For the last almost three years, Syed Fahad Hashmi has been kept in total pre-trial isolation inside in a small cell under 24-hour video and audio surveillance. He is forced to use the bathroom and shower in full view of the video. He has not seen the sun in years. He takes his meals alone in his cell. He cannot see any other detainees and he is not allowed to communicate in any way with any prisoners. He cannot write letters to friends and he cannot make calls to anyone but his lawyer. He is prohibited from participating in group prayer. He gets newspapers that are 30-days-old with sections cut out by the government. One hour a day he is taken into another confined room where he is also kept in total isolation.
Children are taught that the U.S. Constitution protects people accused of crimes. No one is to be punished unless their guilt or innocence has been decided in a fair trial. Until trial, people are entitled to the presumption of innocence. They are entitled to be defended by an attorney of their choice. And the Eighth Amendment to the U.S. Constitution prohibits cruel and unusual punishment.
The punishment of Mr. Hashmi has been going on for years while he has been waiting for trial. In addition to the punitive isolation he is subjected to today, he was denied the attorney of his choice. He was allowed only counsel investigated and pre-approved by the government. He is not allowed to look at any translated documents unless the translator is pre-approved by the government. He is not allowed any contact with the media at all. One member of his family can visit through the heavy screen for one hour every other week unless the government takes away those visits to further punish him. The government took away his family visits for 90 days when he was observed shadow boxing in his cell and talked back to the guard who asked what he was doing.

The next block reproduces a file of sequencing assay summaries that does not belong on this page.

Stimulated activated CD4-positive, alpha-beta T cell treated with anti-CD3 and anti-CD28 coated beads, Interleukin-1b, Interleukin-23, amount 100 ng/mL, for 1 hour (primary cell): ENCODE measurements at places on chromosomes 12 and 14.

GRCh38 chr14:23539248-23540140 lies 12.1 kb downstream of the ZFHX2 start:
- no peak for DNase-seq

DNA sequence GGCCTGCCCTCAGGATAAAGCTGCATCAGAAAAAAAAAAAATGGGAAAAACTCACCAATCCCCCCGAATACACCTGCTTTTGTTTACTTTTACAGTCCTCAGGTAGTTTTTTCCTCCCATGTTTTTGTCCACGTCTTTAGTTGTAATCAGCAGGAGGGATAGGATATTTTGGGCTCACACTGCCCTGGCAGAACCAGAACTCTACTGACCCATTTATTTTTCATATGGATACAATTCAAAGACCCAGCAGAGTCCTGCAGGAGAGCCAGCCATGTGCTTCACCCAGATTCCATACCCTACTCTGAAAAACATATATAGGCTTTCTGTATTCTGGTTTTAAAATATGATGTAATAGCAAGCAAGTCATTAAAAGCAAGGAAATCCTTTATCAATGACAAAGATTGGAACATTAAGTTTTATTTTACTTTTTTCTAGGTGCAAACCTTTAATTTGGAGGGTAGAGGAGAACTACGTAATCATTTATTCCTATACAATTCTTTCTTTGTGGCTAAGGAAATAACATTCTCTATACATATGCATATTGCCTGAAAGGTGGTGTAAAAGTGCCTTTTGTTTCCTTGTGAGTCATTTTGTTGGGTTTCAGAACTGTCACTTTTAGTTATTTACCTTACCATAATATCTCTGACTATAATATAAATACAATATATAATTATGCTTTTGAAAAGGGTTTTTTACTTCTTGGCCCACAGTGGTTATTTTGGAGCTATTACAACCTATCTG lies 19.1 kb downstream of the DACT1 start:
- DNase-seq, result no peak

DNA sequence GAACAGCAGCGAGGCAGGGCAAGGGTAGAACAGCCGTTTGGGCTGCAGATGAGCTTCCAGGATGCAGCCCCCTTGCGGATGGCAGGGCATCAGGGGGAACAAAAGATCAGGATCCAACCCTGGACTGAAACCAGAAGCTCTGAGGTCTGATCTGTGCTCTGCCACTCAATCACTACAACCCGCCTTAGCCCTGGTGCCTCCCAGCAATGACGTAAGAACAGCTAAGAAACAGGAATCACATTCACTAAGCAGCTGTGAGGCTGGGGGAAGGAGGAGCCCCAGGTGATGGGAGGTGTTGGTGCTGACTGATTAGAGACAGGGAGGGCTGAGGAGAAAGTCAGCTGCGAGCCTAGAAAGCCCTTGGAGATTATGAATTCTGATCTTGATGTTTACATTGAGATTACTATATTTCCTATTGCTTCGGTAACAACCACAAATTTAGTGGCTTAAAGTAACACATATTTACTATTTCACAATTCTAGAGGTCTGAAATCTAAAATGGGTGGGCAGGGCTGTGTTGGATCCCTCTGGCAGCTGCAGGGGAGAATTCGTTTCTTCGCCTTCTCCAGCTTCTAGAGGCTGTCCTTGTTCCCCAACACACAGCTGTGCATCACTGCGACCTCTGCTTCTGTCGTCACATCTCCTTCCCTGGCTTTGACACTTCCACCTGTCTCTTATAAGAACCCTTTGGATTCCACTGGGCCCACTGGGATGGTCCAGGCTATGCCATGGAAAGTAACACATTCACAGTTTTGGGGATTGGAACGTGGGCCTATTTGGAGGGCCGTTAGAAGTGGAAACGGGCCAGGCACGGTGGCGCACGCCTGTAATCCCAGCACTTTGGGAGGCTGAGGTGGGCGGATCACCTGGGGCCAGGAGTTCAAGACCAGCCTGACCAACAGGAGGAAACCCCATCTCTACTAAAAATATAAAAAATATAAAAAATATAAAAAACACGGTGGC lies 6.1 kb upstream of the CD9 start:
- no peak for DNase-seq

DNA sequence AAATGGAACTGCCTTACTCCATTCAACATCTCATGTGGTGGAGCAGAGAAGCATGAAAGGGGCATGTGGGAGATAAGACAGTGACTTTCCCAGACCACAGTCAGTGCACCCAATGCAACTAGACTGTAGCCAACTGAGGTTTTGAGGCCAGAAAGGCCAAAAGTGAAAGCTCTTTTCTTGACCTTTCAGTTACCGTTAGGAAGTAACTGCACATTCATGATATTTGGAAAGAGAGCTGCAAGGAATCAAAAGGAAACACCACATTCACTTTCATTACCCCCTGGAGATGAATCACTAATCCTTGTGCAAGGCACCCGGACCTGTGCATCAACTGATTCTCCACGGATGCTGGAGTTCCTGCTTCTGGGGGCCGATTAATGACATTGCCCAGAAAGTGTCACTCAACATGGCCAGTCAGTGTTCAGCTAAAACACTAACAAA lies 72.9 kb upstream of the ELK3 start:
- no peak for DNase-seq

If the Constitution prohibits cruel and unusual punishment, what is the impact of forced isolation? Medical testimony presented in his case in federal court concluded that, after 60 days in solitary, people's mental state begins to break down. That means a person will start to experience panic, anxiety, confusion, headaches, heart palpitations, sleep problems, withdrawal, anger, depression, despair, and over-sensitivity. Over time this can lead to severe psychiatric trauma and harms like psychosis, distortion of reality, hallucinations, mass anxiety and acute confusion. Essentially, the mind disintegrates.
That is why, under international standards for human rights, extended isolation is considered a form of torture and is banned. The conditions and practices of isolation are in violation of the Universal Declaration of Human Rights, the U.N. Convention against Torture, and the U.N. Convention on the Elimination of All Forms of Racial Discrimination.